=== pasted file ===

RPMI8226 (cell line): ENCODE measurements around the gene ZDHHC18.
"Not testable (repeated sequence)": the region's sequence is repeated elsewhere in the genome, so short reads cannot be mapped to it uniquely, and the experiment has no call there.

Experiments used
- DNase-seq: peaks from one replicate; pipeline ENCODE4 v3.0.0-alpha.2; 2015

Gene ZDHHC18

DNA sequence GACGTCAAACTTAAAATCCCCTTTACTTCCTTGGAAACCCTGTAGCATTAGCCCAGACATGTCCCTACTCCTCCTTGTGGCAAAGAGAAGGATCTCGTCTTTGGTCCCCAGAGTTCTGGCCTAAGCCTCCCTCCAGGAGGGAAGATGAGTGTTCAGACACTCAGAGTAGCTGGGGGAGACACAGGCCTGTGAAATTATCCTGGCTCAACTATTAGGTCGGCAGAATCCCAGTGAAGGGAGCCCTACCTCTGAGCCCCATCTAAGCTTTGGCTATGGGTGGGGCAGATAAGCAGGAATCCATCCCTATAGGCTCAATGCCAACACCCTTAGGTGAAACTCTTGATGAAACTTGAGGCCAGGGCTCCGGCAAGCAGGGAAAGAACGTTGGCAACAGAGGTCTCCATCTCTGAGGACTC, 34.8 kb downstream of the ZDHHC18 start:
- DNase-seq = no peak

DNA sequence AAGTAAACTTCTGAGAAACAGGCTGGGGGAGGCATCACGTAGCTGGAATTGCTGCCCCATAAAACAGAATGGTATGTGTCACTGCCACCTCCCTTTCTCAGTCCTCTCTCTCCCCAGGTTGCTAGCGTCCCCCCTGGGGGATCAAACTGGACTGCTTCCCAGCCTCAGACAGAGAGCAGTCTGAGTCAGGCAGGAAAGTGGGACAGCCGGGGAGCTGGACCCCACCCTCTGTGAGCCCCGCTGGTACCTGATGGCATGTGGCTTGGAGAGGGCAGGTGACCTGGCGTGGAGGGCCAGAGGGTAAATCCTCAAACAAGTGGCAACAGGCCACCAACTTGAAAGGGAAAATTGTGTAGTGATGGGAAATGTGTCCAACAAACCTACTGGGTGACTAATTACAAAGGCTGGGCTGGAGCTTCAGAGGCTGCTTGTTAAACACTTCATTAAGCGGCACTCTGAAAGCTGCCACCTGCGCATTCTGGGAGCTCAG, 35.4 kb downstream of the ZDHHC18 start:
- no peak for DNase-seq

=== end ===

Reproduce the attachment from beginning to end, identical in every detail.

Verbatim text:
RPMI8226 (cell line): ENCODE measurements around the gene ZDHHC18.
"Not testable (repeated sequence)": the region's sequence is repeated elsewhere in the genome, so short reads cannot be mapped to it uniquely, and the experiment has no call there.

Experiments used
- DNase-seq: peaks from one replicate; pipeline ENCODE4 v3.0.0-alpha.2; 2015

Gene ZDHHC18

DNA sequence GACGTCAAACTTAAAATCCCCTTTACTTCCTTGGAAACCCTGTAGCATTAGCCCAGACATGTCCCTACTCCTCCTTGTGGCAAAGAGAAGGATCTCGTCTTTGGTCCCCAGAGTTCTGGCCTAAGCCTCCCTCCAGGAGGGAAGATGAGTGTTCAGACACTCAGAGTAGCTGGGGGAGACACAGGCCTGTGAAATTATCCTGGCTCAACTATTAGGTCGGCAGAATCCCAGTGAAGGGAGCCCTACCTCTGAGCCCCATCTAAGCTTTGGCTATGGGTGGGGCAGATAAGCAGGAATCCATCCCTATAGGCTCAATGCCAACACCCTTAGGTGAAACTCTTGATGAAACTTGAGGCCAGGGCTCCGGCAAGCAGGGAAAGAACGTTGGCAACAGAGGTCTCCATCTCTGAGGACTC, 34.8 kb downstream of the ZDHHC18 start:
- DNase-seq = no peak

DNA sequence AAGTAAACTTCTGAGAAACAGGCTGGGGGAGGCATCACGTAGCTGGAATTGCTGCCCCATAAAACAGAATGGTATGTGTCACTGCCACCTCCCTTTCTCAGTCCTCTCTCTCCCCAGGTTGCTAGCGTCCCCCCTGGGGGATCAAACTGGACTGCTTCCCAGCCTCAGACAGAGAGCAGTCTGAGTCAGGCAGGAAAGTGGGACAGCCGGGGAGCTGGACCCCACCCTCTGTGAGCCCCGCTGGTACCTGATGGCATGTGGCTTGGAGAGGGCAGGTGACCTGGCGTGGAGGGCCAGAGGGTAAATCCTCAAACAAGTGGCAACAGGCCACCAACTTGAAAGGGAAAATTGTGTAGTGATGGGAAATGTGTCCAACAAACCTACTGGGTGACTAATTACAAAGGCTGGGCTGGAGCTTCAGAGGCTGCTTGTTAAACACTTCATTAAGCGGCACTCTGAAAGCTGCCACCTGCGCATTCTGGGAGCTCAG, 35.4 kb downstream of the ZDHHC18 start:
- no peak for DNase-seq